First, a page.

We cannot talk of Cézanne without mentioning Emile Zola. Despite their "separation", these two giants of history are forever linked.
Born in Paris on 2 April 1840, Zola was three years old when his parents settled in Aix. His father planned the construction of a dam and of a canal designed to supply the town with water.
He died in 1847, before having seen his project completed, and left his family in a difficult financial situation. Zola’s father was not a notable. He was an immigrant, although an engineer, who came to work in
Provence, and we do not know whether Zola was called a "foreigner" by the self-satisfied people of the time.
As Cézanne reminds us, their friendship began in the Bourbon college courtyard. "Zola was always day-dreaming...a stubborn wild one. A thoughtful sickly man!...you know, the type kids hate...he was ostracised for nothing...Even our friendship results from that...from a good beating that the whole ground, little and large, gave me, because I paid no heed...I couldn’t help talking to him
When he was not off on adventures with Cézanne, over the five years he spent in Aix, Zola found the time to observe the town, to record the images that were to appear in his work. He later described this under the traces of Plassans; Zola changed the name, re-christened the streets, but we can still recognise the sleeping town of this 19th century bourgeois. In 1858 he left Aix to join his mother in Paris, but carried on writing frequent letters to his friends he was to see on return from his summer holidays.Having failed his baccalaureate twice, he decided to give up his studies. In the 1860s he worked for the Hachette library as Advertising Director.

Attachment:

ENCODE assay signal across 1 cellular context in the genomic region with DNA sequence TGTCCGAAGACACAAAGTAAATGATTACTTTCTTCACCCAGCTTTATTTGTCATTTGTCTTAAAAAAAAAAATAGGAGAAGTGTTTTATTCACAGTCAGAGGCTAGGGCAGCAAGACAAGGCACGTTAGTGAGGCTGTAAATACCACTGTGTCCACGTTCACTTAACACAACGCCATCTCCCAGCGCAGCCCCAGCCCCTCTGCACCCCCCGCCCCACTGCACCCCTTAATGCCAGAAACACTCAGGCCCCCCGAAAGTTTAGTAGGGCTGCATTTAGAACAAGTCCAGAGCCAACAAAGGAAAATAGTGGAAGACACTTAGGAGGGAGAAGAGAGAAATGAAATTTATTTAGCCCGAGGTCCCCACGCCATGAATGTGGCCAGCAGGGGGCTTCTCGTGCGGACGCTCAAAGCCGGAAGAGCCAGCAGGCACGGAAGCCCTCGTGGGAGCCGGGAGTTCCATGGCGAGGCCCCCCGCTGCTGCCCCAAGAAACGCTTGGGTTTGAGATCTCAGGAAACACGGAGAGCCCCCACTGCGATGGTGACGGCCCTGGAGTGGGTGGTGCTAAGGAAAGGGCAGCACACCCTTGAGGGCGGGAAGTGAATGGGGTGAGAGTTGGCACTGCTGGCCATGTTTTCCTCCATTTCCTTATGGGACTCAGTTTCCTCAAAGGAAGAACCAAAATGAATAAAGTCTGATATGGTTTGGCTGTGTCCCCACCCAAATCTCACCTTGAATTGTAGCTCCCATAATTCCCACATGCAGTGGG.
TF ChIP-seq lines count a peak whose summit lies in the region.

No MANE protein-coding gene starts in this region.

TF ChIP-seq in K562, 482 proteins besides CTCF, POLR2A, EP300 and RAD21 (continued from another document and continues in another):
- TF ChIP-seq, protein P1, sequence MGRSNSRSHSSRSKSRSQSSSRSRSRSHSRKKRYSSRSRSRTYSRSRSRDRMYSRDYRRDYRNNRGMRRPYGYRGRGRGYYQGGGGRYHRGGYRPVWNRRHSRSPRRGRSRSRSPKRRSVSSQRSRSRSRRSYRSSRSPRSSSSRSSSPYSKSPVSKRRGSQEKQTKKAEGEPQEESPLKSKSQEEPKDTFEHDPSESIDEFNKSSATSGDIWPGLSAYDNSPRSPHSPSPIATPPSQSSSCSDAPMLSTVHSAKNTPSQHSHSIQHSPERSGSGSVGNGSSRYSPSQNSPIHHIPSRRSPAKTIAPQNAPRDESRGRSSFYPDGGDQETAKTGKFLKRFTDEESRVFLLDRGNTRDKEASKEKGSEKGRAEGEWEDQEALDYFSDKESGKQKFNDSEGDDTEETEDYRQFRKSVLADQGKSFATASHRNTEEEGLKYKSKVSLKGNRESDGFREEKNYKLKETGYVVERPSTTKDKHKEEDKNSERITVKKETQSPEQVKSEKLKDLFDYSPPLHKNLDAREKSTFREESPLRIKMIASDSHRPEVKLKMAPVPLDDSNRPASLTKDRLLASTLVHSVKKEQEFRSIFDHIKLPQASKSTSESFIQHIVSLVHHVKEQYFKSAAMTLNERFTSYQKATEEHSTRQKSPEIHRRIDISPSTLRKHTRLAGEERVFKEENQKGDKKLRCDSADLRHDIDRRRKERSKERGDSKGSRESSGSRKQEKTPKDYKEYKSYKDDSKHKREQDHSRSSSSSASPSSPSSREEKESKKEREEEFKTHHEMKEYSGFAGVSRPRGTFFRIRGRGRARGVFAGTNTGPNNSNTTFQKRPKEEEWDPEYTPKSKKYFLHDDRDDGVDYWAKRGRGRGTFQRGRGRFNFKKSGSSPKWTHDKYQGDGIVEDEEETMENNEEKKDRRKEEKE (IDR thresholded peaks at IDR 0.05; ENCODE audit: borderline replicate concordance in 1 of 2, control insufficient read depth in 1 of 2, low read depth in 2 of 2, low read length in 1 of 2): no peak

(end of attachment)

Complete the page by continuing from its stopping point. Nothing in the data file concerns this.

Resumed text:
In 1866, he became an art critic for the daily "l’Evénement Illustré". Zola opposed the official
painting circles and took up the cause of the impressionists. From then on, however, he became
less inclined to appreciate Cézanne’s painting.The former bond no longer existed. With the
publishing of the "Rougon-Macquart", a series of twenty novels describing the history of the two
families under the second empire, Zola became a famous novelist. But it was also one of the novels
to appear in 1886, l'Oeuvre, which was to toll the knell on his friendship with the painter. Seeking
inspiration from Cézanne, he created the character of the artist Claude Lantier, an artist failure, an
aborted genius, who had befriended Sandoz, a writer.The artist was hurt by this image which was
hardly veiled.The two men did not meet again. In 1898, Zola violently took part in the Dreyfus
Affair, for which he wrote his famous article, "J’accuse". Four years later, on 29 September 1902,
he died, suffocated in his Parisian apartment. When he heard the news, Cézanne shut himself in
his Lauves studio..